Cover image for Sick : a memoir / Porochista Khakpour.
Title:
Sick : a memoir / Porochista Khakpour.
ISBN:
9780062428738
Edition:
First edition.
Publication Information:
New York : Harper Perennial, [2018]
Physical Description:
258 pages ; 21 cm
Abstract:
"In the tradition of Brain on Fire and Darkness Visible, an honest, beautifully rendered memoir of chronic illness, misdiagnosis, addiction, and the myth of full recovery that details author Porochista Khakpour's struggles with late-stage Lyme disease. For as long as writer Porochista Khakpour can remember, she has been sick. For most of that time, she didn't know why. All of her trips to the ER and her daily anguish, pain, and lethargy only ever resulted in one question: How could any one person be thissick? Several drug addictions, three major hospitalizations, and over $100,000 later, she finally had a diagnosis: late-stage Lyme disease. Sick is Khakpour's arduous, emotional journey--as a woman, a writer, and a lifelong sufferer of undiagnosed healthproblems--through the chronic illness that perpetually left her a victim of anxiety, living a life stymied by an unknown condition. Divided by settings, Khakpour guides the reader through her illness by way of the locations that changed her course--New York, LA, New Mexico, and Germany--as she meditates on both the physical and psychological impacts of uncertainty, and the eventual challenge of accepting the diagnosis she had searched for over the course of her adult life. With candor and grace, she examines her subsequent struggles with mental illness, her addiction to the benzodiazepines prescribed by her psychiatrists, and her ever-deteriorating physical health. A story about survival, pain, and transformation, Sick is a candid, illuminating narrativeof hope and uncertainty, boldly examining the deep impact of illness on one woman's life."-- Provided by publisher.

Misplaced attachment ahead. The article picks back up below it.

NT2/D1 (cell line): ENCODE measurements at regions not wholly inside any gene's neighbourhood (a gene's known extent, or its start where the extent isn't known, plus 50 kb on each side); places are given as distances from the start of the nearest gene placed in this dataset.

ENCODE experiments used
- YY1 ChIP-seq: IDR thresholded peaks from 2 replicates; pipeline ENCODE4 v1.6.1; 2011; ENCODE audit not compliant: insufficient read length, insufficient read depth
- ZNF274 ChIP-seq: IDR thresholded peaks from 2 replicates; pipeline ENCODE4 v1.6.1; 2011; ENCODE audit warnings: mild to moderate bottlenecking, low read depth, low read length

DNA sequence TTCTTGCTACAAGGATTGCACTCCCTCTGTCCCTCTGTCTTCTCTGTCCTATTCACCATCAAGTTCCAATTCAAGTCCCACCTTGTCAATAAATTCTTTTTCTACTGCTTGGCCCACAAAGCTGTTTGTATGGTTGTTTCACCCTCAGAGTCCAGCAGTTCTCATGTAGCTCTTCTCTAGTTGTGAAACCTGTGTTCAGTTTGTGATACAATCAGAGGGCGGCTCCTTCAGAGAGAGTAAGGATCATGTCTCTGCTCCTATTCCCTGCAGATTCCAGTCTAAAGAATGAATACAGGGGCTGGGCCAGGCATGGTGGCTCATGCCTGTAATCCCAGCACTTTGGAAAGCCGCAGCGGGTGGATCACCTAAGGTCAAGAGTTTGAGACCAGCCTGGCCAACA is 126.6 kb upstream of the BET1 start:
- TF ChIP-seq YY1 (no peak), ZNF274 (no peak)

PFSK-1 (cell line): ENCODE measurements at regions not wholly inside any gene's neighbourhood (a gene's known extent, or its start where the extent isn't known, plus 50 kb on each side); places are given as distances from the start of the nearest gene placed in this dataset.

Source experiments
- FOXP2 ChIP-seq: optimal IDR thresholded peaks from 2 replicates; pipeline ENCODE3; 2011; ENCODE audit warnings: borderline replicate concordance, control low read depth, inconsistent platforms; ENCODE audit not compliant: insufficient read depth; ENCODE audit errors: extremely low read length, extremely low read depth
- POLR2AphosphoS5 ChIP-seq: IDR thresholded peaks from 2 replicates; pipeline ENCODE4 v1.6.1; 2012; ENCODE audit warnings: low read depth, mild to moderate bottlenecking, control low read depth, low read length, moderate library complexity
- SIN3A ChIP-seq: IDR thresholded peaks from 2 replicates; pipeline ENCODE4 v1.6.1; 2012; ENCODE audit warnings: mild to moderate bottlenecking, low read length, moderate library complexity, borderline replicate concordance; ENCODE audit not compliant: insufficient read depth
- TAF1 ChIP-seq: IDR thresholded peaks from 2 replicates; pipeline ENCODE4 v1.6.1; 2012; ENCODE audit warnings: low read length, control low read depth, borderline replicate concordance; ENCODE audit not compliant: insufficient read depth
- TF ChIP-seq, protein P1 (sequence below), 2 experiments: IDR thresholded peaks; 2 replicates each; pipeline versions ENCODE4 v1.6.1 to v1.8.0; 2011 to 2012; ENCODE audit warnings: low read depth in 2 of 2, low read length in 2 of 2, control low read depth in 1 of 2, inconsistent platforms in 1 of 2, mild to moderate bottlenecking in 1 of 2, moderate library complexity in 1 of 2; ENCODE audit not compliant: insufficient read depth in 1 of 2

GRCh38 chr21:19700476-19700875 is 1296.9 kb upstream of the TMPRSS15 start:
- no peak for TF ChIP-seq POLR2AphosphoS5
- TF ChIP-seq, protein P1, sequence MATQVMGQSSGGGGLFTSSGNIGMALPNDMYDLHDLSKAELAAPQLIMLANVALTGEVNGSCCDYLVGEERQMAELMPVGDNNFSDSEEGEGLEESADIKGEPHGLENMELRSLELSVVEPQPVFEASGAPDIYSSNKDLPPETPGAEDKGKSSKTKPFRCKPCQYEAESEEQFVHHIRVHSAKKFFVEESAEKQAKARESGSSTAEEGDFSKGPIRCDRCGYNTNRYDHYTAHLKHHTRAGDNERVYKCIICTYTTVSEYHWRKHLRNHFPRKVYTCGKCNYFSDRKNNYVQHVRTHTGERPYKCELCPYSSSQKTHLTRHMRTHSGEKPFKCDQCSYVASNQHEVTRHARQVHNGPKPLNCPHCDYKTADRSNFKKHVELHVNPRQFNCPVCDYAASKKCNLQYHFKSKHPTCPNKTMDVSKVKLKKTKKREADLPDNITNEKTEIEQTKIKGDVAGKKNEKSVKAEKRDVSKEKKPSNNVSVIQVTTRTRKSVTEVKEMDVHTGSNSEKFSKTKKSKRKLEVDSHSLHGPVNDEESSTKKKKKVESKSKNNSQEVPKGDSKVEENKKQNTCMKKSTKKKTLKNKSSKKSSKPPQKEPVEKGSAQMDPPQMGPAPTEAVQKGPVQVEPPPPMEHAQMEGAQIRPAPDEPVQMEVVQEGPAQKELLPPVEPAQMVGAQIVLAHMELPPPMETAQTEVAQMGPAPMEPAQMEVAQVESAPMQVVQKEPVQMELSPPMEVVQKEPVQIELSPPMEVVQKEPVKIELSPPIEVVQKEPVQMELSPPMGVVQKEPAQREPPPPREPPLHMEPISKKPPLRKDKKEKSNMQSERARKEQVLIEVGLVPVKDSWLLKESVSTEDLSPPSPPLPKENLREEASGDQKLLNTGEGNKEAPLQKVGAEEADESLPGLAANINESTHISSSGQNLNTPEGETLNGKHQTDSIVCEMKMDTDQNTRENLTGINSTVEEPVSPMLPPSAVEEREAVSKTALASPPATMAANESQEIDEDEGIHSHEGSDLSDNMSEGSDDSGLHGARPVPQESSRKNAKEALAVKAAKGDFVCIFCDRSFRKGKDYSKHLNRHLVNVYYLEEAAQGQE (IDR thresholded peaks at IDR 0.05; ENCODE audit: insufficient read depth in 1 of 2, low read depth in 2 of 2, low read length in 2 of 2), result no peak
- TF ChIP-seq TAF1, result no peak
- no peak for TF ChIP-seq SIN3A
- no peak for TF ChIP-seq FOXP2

"An honest, beautifully rendered memoir of chronic illness, misdiagnosis, addiction, and the myth of full recovery that details author Porochista Khakpour struggles with late-stage Lyme disease"-- Provided by publisher.
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Summary

Summary

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A powerful, beautifully rendered memoir of chronic illness, misdiagnosis, addiction, and the myth of full recovery.

For as long as author Porochista Khakpour can remember, she has been sick. For most of that time, she didn't know why. Several drug addictions, some major hospitalizations, and over $100,000 later, she finally had a diagnosis: late-stage Lyme disease.



Sick is Khakpour's grueling, emotional journey--as a woman, an Iranian-American, a writer, and a lifelong sufferer of undiagnosed health problems--in which she examines her subsequent struggles with mental illness and her addiction to doctor prescribed benzodiazepines, that both aided and eroded her ever-deteriorating physical health. Divided by settings, Khakpour guides the reader through her illness by way of the locations that changed her course--New York, LA, Santa Fe, and a college town in Germany--as she meditates on the physiological and psychological impacts of uncertainty, and the eventual challenge of accepting the diagnosis she had searched for over the course of her adult life.